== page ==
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What Actually Happens to Cases Filed in the Superior Courts?

While we don’t have much by way of empirical data about what actually happens to claims filed in the superior courts, we do know that only about 2% to 5% of these cases are ultimately resolved by way of trial.[1] In light of this fact, the conclusion is sometimes drawn that at least 95% of filed cases settle – that is, resolve without trial. Research completed over the last few years however, should serve to displace this assumption. Research into the nature and scale of unmet legal need and into the phenomena of self represented litigants, makes it clear that a significant number of litigants do not achieve resolution in the courts, either by negotiation or by trial. The research suggests that for some litigants the barriers of cost, delay and complexity will not prevent their entry into the system but will ultimately frustrate their efforts to reach a resolution.[2]

This raises a number of important questions. The justice system would benefit from a more precise understanding of the nature and scale of case attrition. For example, it would be very useful to know:

  • what proportion of filed civil cases are not resolved?
  • how far do these cases progress in the system and at what cost?
  • why are these cases not resolved and what factors contribute to claimants’ abandoning litigation?
  • to what degree are claimants satisfied with their outcomes following attrition?
  • what are the short and long-term impacts associated with case attrition for the court system?

As a part of the Canadian Forum’s “Costs of Justice” research project[3] a study is now being developed[4] to explore these questions. The study will be conducted in British Columbia over a period of approximately 6 months and will involve up to 220 claimants. The methodologies used will include the extraction of data from electronic court records, a review of hard copies of civil case files and a telephone survey with claimants to secure file details and to discuss their experience in the court system.

The most recent report of the Action Committee on Access to Justice in Civil and Family Matters – A Roadmap for Change, October 2013 – called for more access to justice research in order to promote evidence-based policymaking. The report observes that,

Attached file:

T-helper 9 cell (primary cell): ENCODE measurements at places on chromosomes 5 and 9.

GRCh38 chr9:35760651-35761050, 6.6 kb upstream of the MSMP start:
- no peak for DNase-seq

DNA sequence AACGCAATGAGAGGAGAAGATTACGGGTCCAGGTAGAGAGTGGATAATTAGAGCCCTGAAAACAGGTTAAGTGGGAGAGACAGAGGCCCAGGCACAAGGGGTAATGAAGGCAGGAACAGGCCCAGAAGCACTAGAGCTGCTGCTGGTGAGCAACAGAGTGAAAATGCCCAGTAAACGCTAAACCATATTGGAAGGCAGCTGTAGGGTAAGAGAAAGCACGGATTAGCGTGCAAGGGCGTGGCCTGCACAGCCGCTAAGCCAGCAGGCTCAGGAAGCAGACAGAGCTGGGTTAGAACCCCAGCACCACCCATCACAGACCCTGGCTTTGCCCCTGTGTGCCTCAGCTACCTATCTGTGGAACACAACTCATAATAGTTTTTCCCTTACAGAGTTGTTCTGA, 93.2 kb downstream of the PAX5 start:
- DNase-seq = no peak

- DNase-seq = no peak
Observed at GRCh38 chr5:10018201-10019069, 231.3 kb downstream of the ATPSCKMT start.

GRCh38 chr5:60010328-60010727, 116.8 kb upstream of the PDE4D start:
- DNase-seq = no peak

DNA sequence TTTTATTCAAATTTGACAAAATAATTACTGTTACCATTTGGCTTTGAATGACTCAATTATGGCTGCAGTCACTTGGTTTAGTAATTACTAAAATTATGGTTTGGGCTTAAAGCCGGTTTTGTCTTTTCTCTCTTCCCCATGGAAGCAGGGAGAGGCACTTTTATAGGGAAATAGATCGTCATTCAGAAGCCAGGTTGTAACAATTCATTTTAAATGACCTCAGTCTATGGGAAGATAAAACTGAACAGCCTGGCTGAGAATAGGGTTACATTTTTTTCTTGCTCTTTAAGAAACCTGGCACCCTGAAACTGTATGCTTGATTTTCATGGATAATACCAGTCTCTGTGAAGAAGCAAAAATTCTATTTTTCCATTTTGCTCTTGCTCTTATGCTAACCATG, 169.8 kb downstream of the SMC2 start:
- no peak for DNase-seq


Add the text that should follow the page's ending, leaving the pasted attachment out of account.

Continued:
reliable and meaningful metrics and benchmarks need to be established across all levels of the system in order to evaluate the effects of reform measures. We need better information in the context of increasing demand, increasing costs and stretched fiscal realities.[5]

This study of case attrition responds to the Action Committee’s suggestion. Its aim is to inform policies, programs and rules that will allow more litigants to stay in the justice system until their claims are resolved.


[1] Canadian Bar Association, Task Force on Systems of Civil Justice, August 1996, p.11

[2] For an overview and summary of legal needs research studies see Chapter 1 of Legal Australia-Wide Survey: Legal Need in Australia, Christine Coumarelos, Deborah Macourt, Julie People, Hugh M McDonald, Zhigang Wei, Reiny Iriana & Stephanie Ramsey, 2012. For current research on self represented litigants, see Dr. Julie Macfarlane, The National Self-Represented Litigants Project: Identifying and Meeting the Needs of Self-Represented Litigants, Final Report, May 2013.

[3] The Cost of Justice: Weighing the Costs of Fair and Effective Resolution to Legal Problems is a five year long study being undertaken by the Canadian Forum on Civil Justice with the goal of defining the economic and social costs of justice.

[4] The study is being undertaken by Focus Consultants of British Columbia with support from Prof. Jerry McHale of the University of Victoria.

[5] At page 23. See also Canadian Bar Association, Reaching Equal Justice Report: an Invitation to Envision and Act (2013) at p.142.

 

By M. Jerry McHale, QC, University of Victoria, Faculty of Law

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